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Dsquare Design. Contact Us. With the U. Not only did the data fit a power curve, but the shape of that curve was nearly identical to the one describing the Colombian conflict. Around that time, a Santa Fe Institute computer scientist named Aaron Clauset was applying the same approach to what seemed like a distinctly different problem.
Rather than looking at specific guerrilla movements, Clauset was examining total deaths caused by global terrorist attacks since When he plotted nearly 30, incidents on a graph, they formed a curve to the power of —2.
The power number is negative because it reflects a decrease rather than an increase in the number of events as death tolls rise. With its characteristic downward slope, the curve was eerily similar to those generated by Johnson and Spagat for Colombia and Iraq.
To rule out coincidence, Johnson, Spagat, and University of Oxford physicist Sean Gourley gathered data on nine other insurgencies. The Indonesian campaign against rebels in East Timor from to —2. The Palestinian second intifada: —2. By contrast, traditional conflicts in which two armies squared off against each other such as the Spanish and American civil wars yielded graphs that looked a lot more like bell curves than power curves.
Although the politics, religion, funding, motives, and strategies of the insurgencies varied, the power trends did not. In an age of biological weapons and dirty nukes, the implications are chilling. Although truly massive power-law events—like the Great Depression or killer storms—are drastically less common than smaller disruptions, they still occur.
In the normal distribution of a bell curve, you never get such extremes, but the pattern underlying the power curve enables a few rare events of extraordinary magnitude.
And there is ample reason to believe that an even bigger one is on the way, sooner or later. For Johnson, a Cambridge- and Harvard-educated physicist who has studied stock markets and other apparently unpredictable systems, the power law was familiar territory. Whether in New York, Tokyo, or London, markets tend to follow the same boom-bust cycles, with little daily upticks and downticks punctuated every few decades by a big crash or boom.
Department of Defense—funded think tank called the Mitre Corp.
But if they were going to develop a predictive model, Johnson and his team would have to figure out what it was about the behavior of insurgents and terrorists that made their bloody fingerprints so similar all around the world. They started by tossing the traditional take on insurgencies out the window. Conventional counterinsurgency thinking tries to get into the heads of rebels by understanding their motivations and methods. Political scientists and sociologists studying the conflicts in Iraq and Afghanistan have emphasized tribal affiliations, nationalism, religion, social networks, and other cultural concerns.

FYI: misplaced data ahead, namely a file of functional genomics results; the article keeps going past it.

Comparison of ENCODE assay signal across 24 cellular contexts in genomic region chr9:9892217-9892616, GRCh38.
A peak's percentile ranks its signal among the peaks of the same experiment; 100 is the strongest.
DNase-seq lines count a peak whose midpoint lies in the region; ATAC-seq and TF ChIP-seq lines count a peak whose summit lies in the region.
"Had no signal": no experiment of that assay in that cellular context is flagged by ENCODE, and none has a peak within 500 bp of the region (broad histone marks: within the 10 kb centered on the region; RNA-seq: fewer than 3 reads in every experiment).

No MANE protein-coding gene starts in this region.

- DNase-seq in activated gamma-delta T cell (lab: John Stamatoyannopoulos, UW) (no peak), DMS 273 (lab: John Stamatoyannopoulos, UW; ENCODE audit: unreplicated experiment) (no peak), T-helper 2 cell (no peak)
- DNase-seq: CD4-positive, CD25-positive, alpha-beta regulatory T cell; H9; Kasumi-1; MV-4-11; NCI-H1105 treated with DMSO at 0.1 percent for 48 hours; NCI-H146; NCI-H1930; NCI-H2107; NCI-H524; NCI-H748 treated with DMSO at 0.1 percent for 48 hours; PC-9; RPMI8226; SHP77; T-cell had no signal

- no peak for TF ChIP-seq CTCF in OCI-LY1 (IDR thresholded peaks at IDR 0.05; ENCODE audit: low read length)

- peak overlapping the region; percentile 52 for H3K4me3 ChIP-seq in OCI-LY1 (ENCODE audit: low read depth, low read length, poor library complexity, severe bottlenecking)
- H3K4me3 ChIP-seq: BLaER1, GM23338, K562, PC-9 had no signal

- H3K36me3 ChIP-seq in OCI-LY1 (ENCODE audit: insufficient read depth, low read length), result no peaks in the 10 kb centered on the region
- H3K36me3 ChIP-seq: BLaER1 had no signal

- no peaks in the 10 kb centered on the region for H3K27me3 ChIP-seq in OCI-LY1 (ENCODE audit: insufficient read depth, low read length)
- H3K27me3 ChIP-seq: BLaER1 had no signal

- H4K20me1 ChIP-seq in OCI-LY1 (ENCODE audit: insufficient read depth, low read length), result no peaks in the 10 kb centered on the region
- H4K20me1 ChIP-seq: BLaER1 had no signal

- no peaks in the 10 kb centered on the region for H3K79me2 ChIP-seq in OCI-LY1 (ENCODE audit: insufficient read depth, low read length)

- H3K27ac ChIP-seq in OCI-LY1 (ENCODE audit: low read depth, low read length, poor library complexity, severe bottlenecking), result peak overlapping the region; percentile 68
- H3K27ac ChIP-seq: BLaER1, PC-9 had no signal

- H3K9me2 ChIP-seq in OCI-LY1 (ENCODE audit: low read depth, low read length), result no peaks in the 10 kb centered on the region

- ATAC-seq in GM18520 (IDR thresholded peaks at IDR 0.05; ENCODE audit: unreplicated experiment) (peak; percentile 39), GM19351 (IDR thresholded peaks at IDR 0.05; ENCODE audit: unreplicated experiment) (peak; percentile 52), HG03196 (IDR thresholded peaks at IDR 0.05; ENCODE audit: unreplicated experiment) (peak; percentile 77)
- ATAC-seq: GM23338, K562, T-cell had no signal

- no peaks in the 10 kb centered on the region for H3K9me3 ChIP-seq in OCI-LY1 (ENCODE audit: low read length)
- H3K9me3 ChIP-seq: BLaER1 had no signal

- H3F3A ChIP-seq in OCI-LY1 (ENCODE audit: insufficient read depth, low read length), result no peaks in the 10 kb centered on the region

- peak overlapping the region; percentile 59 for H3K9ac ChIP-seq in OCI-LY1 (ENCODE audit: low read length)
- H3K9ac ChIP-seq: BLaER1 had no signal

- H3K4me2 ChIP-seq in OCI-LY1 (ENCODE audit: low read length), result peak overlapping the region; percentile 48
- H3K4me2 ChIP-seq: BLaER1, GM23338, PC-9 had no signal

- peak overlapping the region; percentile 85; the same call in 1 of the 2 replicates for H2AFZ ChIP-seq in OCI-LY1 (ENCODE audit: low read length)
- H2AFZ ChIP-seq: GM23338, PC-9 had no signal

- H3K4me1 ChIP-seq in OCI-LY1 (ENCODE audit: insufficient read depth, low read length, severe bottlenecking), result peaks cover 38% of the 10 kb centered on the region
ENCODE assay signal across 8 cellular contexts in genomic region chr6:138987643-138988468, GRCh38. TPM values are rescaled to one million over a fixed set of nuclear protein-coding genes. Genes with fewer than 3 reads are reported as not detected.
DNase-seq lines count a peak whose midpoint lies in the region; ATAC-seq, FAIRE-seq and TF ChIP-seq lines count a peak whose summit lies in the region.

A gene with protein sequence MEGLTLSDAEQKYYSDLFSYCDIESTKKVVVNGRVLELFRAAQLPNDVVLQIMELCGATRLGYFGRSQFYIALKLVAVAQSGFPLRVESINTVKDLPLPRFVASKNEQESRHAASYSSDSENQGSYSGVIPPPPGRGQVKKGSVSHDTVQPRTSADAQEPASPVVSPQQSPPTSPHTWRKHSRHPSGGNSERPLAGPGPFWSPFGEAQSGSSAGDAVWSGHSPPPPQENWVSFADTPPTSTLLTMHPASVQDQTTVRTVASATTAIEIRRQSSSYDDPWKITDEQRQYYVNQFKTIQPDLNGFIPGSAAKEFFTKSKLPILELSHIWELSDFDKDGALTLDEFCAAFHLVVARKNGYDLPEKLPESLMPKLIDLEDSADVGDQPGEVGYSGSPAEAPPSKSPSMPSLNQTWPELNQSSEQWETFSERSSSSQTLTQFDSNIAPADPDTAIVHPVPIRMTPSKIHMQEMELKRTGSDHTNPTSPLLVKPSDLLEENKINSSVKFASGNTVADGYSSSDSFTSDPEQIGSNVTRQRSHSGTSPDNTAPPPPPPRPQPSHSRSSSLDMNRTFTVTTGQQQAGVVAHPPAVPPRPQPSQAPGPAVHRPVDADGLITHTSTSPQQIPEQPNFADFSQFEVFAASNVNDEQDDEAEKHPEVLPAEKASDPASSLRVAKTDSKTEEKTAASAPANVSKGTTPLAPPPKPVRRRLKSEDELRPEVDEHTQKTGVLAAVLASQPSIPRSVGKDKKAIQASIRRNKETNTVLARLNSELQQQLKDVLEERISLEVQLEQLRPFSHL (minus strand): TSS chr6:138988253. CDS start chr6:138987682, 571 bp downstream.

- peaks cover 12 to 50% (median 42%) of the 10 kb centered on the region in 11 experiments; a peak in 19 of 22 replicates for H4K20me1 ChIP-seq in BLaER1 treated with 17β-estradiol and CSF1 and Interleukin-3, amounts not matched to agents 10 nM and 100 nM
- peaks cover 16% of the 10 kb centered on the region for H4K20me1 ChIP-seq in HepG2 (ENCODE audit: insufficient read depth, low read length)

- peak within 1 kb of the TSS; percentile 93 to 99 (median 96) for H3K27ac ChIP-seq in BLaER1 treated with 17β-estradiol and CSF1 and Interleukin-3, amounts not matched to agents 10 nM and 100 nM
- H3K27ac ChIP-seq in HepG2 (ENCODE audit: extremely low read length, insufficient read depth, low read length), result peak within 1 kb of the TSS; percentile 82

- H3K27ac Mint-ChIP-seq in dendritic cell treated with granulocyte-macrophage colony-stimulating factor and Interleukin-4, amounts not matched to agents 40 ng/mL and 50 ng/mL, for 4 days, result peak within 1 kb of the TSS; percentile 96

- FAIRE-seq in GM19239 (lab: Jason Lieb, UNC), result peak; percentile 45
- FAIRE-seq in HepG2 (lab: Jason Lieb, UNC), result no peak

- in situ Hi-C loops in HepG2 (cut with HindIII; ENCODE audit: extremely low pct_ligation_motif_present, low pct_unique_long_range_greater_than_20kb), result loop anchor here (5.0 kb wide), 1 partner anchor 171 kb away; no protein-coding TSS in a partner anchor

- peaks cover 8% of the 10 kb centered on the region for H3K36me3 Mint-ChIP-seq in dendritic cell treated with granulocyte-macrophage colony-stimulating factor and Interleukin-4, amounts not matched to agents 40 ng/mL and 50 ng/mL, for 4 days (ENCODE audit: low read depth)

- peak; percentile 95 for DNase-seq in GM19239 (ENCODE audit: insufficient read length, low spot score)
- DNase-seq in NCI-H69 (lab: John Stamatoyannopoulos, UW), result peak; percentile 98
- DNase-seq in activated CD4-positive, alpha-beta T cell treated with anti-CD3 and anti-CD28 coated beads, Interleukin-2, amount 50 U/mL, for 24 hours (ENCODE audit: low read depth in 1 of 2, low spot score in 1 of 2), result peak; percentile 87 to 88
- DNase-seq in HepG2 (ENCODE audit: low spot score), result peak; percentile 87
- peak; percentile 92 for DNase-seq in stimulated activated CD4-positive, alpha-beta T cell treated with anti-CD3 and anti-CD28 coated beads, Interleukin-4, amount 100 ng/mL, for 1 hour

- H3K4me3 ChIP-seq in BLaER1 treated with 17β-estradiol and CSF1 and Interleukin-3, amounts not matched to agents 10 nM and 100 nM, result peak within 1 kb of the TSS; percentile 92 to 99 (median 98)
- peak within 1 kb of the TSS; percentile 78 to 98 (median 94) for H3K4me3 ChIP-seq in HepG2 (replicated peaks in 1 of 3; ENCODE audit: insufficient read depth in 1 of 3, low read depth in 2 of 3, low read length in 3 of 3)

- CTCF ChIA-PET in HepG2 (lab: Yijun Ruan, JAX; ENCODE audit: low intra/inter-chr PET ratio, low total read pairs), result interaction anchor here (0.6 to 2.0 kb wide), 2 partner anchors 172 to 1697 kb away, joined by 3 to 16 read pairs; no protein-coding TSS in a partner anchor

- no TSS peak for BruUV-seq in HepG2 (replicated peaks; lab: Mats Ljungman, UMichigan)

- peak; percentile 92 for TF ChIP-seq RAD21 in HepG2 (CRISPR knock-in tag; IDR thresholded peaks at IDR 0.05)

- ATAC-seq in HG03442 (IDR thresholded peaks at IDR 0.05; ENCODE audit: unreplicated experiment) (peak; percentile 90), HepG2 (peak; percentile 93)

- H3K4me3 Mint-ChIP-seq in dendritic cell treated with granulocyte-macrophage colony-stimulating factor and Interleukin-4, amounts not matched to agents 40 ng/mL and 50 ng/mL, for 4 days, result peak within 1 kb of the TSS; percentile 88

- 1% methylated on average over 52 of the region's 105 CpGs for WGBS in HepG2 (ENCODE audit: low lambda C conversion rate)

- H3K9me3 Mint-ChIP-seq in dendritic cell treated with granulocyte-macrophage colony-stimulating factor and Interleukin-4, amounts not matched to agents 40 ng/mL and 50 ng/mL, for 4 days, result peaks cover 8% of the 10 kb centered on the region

Using lessons learned or perhaps mislearned?
But these assumptions were off. Guerrilla fighters in Vietnam, like U. Johnson likens the insurgent groups in his computer model to a pane of glass that shatters into smaller and smaller splinters with each hit.
The bigger shards are capable of delivering the deepest, nastiest cuts, but they are also the easiest to target. The smallest slivers of glass, on the other hand, might deliver the casualty equivalent of a pinprick, but there are so many of them, and they are so hard to spot, that the total amount of damage they cause stays high.
However obvious this seems today, it was a concept that escaped American military planners when the fighting in Iraq and Afghanistan began nearly a decade ago. You have to change the entire dynamic.
The military has never published on the issue, but Johnson says that strategists have recently heard about his ideas. The splintered, disorganized nature of insurgencies became still clearer when Johnson and his colleagues looked at the timing of attacks.
Spagat and Johnson argue that the missing element is the role played by media and other sources of information. For an insurgent group, a successful strike is not one that does the most damage, but one that draws the most attention.
If there are more than a few attacks on a given day, your story tends to get lost in the system.